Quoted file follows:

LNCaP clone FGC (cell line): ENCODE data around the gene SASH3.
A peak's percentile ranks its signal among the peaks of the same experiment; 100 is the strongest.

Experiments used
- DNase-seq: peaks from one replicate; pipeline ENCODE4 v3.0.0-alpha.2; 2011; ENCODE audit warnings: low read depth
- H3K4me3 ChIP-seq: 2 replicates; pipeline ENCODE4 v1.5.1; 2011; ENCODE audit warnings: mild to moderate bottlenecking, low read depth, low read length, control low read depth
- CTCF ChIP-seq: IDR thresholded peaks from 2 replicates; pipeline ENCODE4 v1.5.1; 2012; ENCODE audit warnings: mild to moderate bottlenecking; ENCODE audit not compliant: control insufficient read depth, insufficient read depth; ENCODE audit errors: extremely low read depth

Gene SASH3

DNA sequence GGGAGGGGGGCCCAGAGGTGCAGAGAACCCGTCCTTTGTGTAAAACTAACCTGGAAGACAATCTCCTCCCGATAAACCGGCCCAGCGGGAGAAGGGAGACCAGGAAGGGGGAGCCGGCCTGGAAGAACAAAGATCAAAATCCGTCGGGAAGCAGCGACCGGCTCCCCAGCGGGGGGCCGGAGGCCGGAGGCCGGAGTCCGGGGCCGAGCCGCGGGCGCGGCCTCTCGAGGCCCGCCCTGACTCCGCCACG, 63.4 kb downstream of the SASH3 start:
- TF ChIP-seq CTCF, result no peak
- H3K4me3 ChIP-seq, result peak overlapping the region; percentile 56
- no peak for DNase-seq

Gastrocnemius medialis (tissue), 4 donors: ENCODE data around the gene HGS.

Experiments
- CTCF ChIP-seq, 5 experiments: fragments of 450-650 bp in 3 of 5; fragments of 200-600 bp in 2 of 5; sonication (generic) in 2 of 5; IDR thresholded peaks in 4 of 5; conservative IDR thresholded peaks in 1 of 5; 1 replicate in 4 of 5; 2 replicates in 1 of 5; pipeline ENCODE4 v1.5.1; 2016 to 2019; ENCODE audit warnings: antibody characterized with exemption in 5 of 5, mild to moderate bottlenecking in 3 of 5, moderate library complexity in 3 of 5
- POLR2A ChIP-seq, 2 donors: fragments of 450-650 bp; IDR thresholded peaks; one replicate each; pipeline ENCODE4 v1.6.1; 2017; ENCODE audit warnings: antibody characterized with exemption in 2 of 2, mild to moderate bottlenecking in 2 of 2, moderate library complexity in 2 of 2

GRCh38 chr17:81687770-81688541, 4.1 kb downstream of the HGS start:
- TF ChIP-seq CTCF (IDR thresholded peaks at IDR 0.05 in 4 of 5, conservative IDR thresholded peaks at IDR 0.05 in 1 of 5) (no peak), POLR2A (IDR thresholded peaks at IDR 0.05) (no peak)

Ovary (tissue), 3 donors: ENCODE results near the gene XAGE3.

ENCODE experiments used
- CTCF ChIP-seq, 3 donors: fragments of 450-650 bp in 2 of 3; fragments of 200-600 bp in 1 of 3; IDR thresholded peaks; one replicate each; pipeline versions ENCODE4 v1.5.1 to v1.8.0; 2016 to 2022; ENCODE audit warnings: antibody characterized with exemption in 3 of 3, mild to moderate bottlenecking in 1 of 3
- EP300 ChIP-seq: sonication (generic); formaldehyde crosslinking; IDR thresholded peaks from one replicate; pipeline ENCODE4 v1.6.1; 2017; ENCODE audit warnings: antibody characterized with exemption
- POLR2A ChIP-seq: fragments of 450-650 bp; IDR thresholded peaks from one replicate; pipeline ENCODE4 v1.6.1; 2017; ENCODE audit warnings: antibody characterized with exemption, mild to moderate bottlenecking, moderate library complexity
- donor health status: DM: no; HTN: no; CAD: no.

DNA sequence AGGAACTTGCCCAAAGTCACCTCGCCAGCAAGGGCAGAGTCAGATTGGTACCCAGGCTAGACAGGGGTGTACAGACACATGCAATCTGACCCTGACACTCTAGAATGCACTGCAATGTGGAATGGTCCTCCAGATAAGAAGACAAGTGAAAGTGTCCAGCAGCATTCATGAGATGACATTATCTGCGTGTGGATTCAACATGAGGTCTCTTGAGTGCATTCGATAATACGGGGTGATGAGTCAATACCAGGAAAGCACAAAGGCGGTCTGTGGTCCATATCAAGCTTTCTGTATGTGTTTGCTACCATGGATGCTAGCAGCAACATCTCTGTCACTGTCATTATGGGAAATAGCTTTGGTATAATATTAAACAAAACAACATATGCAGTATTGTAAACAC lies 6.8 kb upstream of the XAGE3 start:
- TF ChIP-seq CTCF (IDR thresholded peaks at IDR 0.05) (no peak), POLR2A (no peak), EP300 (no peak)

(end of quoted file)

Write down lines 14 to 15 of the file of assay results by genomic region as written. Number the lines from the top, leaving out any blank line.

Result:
- CTCF ChIP-seq, 5 experiments: fragments of 450-650 bp in 3 of 5; fragments of 200-600 bp in 2 of 5; sonication (generic) in 2 of 5; IDR thresholded peaks in 4 of 5; conservative IDR thresholded peaks in 1 of 5; 1 replicate in 4 of 5; 2 replicates in 1 of 5; pipeline ENCODE4 v1.5.1; 2016 to 2019; ENCODE audit warnings: antibody characterized with exemption in 5 of 5, mild to moderate bottlenecking in 3 of 5, moderate library complexity in 3 of 5
- POLR2A ChIP-seq, 2 donors: fragments of 450-650 bp; IDR thresholded peaks; one replicate each; pipeline ENCODE4 v1.6.1; 2017; ENCODE audit warnings: antibody characterized with exemption in 2 of 2, mild to moderate bottlenecking in 2 of 2, moderate library complexity in 2 of 2